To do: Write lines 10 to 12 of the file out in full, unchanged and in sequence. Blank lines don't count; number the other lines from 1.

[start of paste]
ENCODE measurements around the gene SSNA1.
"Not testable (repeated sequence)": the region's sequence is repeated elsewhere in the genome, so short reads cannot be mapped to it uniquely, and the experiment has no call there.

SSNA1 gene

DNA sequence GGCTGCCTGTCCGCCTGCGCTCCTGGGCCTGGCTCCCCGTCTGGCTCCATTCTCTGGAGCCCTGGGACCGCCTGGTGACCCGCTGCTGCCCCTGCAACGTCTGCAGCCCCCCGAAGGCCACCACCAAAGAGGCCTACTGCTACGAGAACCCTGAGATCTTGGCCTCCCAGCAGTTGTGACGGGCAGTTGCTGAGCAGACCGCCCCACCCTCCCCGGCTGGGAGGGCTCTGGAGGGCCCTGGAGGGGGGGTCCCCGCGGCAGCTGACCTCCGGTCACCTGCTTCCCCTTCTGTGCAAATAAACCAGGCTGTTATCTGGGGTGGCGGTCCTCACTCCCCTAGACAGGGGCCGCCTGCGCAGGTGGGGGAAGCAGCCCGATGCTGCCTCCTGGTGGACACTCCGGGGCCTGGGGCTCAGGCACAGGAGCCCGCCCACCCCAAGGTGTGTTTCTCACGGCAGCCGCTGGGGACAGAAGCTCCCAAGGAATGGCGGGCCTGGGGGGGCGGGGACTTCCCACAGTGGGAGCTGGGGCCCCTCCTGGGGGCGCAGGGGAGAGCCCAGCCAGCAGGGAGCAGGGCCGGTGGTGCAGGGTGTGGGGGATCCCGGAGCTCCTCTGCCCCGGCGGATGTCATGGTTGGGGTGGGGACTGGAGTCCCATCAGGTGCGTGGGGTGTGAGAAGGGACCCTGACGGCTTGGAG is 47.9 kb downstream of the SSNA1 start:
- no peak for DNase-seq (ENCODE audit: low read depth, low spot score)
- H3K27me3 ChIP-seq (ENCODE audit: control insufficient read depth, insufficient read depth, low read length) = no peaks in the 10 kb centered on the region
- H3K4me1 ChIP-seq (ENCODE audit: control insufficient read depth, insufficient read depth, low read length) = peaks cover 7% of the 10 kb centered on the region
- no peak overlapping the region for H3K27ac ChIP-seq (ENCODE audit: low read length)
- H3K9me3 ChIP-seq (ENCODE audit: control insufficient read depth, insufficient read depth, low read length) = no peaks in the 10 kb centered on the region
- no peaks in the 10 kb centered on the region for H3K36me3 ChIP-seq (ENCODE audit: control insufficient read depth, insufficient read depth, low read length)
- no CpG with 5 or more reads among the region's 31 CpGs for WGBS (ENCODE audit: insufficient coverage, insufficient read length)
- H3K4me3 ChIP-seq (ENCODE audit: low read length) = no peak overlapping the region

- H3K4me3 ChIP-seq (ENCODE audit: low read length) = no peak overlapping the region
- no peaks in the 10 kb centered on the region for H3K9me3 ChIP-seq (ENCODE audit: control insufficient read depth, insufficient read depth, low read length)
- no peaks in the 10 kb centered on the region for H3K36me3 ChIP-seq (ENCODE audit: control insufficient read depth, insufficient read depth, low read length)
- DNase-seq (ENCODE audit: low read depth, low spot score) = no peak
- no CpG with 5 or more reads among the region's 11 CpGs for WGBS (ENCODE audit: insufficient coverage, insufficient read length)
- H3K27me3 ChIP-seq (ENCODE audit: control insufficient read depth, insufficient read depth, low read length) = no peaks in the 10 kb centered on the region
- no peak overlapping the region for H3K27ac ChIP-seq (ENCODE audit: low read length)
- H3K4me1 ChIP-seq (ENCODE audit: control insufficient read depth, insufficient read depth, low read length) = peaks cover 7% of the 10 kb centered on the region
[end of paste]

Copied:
- no peaks in the 10 kb centered on the region for H3K36me3 ChIP-seq (ENCODE audit: control insufficient read depth, insufficient read depth, low read length)
- no CpG with 5 or more reads among the region's 31 CpGs for WGBS (ENCODE audit: insufficient coverage, insufficient read length)
- H3K4me3 ChIP-seq (ENCODE audit: low read length) = no peak overlapping the region